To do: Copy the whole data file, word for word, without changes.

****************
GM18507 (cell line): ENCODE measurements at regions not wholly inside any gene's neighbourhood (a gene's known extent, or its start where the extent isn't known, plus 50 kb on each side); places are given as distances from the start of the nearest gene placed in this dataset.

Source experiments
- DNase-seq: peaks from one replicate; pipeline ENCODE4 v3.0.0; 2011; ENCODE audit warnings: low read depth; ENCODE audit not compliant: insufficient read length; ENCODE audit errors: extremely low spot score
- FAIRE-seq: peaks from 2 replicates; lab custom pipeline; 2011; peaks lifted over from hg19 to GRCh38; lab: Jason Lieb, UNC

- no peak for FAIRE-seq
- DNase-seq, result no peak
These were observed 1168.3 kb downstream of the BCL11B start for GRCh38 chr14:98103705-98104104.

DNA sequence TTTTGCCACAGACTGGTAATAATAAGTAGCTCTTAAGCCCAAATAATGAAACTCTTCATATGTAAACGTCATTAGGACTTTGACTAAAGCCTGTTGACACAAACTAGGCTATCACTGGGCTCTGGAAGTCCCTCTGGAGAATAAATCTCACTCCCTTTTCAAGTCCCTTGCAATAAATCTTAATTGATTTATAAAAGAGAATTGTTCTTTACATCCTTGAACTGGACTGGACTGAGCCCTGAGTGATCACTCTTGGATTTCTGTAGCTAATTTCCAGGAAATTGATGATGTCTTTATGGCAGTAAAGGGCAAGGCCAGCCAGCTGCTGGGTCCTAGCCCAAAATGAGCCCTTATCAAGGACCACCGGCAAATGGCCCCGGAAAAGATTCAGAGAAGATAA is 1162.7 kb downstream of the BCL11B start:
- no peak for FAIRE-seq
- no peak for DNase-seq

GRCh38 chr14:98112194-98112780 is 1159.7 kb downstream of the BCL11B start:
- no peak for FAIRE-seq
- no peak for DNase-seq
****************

GM18507 (cell line): ENCODE measurements at regions not wholly inside any gene's neighbourhood (a gene's known extent, or its start where the extent isn't known, plus 50 kb on each side); places are given as distances from the start of the nearest gene placed in this dataset.

Source experiments
- DNase-seq: peaks from one replicate; pipeline ENCODE4 v3.0.0; 2011; ENCODE audit warnings: low read depth; ENCODE audit not compliant: insufficient read length; ENCODE audit errors: extremely low spot score
- FAIRE-seq: peaks from 2 replicates; lab custom pipeline; 2011; peaks lifted over from hg19 to GRCh38; lab: Jason Lieb, UNC

- no peak for FAIRE-seq
- DNase-seq, result no peak
These were observed 1168.3 kb downstream of the BCL11B start for GRCh38 chr14:98103705-98104104.

DNA sequence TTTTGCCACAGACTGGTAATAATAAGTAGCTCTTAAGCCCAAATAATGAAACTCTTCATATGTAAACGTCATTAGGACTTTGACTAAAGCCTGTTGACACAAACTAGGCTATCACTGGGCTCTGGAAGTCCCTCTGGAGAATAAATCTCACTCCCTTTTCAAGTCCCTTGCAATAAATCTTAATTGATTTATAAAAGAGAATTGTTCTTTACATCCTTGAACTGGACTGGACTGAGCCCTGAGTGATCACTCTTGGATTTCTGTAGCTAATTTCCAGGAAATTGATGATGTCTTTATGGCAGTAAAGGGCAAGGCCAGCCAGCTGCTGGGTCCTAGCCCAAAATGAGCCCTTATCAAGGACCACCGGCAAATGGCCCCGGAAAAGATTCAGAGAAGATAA is 1162.7 kb downstream of the BCL11B start:
- no peak for FAIRE-seq
- no peak for DNase-seq

GRCh38 chr14:98112194-98112780 is 1159.7 kb downstream of the BCL11B start:
- no peak for FAIRE-seq
- no peak for DNase-seq